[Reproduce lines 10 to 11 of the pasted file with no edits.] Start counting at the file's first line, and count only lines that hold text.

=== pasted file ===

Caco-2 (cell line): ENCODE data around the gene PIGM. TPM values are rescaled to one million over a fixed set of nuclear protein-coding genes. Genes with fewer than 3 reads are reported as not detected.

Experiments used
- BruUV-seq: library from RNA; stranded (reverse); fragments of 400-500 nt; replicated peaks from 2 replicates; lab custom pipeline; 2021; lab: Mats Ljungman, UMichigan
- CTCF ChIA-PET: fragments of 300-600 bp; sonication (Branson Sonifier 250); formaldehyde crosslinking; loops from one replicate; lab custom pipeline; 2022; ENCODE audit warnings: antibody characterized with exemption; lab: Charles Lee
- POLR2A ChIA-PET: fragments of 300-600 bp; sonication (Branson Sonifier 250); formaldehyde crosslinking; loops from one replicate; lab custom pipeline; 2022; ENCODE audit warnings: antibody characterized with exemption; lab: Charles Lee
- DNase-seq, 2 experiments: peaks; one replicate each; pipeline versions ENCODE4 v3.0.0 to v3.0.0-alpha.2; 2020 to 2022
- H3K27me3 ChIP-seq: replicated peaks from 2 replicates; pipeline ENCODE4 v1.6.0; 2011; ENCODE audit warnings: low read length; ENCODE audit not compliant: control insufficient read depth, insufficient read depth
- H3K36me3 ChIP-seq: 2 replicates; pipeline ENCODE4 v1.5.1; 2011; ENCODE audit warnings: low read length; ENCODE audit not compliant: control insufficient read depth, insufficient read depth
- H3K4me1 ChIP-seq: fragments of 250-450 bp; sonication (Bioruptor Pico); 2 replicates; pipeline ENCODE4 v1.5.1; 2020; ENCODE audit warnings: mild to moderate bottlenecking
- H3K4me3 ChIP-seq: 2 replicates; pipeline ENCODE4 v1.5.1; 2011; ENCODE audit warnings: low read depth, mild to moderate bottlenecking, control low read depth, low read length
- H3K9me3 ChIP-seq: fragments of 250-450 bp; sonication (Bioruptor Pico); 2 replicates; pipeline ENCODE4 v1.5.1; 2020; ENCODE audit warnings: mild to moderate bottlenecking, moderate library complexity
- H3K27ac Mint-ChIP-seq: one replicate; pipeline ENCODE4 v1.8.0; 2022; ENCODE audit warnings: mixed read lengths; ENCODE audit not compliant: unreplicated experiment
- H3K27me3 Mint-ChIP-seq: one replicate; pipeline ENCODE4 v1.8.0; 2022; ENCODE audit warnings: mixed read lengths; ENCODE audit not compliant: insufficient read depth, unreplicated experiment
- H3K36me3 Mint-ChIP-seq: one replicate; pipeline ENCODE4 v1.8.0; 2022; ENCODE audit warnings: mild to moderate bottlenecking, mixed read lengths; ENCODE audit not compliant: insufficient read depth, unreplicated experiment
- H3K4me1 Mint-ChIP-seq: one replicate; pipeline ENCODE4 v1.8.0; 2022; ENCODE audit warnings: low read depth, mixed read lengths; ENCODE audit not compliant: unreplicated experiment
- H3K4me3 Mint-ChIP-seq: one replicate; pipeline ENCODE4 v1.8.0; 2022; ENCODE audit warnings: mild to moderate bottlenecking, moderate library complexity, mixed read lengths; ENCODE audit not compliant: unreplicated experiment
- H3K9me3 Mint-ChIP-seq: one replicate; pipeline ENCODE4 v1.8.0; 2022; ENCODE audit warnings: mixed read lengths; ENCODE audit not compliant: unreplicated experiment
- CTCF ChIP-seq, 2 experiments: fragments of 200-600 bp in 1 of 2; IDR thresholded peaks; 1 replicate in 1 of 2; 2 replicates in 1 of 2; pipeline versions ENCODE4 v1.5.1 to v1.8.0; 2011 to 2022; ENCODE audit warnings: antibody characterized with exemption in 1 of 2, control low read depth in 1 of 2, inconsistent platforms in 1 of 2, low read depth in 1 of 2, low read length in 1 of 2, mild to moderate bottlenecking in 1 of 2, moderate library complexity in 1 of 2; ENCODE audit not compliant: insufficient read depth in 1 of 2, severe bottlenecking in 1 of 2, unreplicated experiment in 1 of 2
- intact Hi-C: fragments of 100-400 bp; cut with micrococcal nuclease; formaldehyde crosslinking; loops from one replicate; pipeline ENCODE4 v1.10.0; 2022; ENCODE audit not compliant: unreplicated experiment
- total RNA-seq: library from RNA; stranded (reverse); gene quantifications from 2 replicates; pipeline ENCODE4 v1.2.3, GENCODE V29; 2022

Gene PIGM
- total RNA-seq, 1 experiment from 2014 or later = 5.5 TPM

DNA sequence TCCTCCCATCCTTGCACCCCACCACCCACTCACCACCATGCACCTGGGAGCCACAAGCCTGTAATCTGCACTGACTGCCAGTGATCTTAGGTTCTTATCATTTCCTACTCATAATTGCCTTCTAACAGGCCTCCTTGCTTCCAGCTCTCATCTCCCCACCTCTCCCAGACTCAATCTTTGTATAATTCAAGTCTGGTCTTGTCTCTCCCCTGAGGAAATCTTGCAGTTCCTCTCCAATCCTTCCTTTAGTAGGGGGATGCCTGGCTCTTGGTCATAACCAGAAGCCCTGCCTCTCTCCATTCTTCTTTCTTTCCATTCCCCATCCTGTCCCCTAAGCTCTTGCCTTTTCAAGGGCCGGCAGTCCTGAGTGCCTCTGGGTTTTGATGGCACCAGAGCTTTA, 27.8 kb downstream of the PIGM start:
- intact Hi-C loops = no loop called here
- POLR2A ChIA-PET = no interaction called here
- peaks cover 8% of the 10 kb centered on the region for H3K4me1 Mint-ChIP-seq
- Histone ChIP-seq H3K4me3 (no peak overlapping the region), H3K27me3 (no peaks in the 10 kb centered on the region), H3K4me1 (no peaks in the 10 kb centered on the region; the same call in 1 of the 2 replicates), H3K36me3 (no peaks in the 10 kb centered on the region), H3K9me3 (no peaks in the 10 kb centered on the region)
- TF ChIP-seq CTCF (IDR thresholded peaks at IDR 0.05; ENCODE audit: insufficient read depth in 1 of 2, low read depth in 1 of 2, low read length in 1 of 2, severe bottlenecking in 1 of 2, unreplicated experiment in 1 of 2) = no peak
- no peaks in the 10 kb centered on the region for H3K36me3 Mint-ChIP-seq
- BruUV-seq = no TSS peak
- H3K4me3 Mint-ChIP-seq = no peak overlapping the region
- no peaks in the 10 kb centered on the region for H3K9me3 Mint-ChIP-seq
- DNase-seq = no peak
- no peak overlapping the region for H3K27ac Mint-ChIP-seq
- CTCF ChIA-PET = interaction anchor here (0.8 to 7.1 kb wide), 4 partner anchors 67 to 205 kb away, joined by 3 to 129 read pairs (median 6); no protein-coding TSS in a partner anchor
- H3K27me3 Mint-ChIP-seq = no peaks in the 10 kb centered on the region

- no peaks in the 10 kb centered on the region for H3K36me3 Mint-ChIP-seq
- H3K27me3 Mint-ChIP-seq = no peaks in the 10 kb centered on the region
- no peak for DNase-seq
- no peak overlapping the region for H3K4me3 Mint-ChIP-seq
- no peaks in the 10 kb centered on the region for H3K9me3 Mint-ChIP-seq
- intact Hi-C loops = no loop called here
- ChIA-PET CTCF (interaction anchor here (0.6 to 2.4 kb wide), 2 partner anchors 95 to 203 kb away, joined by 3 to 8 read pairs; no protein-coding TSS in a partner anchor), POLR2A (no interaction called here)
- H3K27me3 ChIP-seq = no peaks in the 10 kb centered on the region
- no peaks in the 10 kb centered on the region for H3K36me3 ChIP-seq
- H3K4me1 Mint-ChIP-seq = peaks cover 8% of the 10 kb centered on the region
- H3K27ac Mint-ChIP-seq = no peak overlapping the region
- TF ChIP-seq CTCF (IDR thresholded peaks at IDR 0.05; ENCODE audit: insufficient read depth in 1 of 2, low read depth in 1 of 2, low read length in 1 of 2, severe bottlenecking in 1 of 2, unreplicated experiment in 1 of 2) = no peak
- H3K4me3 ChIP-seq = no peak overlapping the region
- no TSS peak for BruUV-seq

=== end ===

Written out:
- H3K4me3 ChIP-seq: 2 replicates; pipeline ENCODE4 v1.5.1; 2011; ENCODE audit warnings: low read depth, mild to moderate bottlenecking, control low read depth, low read length
- H3K9me3 ChIP-seq: fragments of 250-450 bp; sonication (Bioruptor Pico); 2 replicates; pipeline ENCODE4 v1.5.1; 2020; ENCODE audit warnings: mild to moderate bottlenecking, moderate library complexity